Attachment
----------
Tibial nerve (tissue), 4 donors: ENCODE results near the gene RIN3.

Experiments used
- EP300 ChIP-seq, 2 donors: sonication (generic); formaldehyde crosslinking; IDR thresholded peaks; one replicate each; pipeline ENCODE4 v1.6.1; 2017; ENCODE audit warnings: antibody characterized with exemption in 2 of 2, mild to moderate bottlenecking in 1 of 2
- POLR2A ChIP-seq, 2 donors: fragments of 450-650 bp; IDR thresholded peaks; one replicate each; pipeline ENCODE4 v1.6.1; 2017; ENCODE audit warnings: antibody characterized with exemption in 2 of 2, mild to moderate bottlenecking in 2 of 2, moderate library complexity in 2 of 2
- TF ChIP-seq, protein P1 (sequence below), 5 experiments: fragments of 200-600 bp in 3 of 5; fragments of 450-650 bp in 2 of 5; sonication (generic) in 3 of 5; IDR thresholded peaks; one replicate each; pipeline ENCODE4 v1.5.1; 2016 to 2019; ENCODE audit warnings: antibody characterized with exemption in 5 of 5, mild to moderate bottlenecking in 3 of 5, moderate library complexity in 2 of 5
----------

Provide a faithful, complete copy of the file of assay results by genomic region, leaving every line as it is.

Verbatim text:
Tibial nerve (tissue), 4 donors: ENCODE results near the gene RIN3.

Experiments used
- EP300 ChIP-seq, 2 donors: sonication (generic); formaldehyde crosslinking; IDR thresholded peaks; one replicate each; pipeline ENCODE4 v1.6.1; 2017; ENCODE audit warnings: antibody characterized with exemption in 2 of 2, mild to moderate bottlenecking in 1 of 2
- POLR2A ChIP-seq, 2 donors: fragments of 450-650 bp; IDR thresholded peaks; one replicate each; pipeline ENCODE4 v1.6.1; 2017; ENCODE audit warnings: antibody characterized with exemption in 2 of 2, mild to moderate bottlenecking in 2 of 2, moderate library complexity in 2 of 2
- TF ChIP-seq, protein P1 (sequence below), 5 experiments: fragments of 200-600 bp in 3 of 5; fragments of 450-650 bp in 2 of 5; sonication (generic) in 3 of 5; IDR thresholded peaks; one replicate each; pipeline ENCODE4 v1.5.1; 2016 to 2019; ENCODE audit warnings: antibody characterized with exemption in 5 of 5, mild to moderate bottlenecking in 3 of 5, moderate library complexity in 2 of 5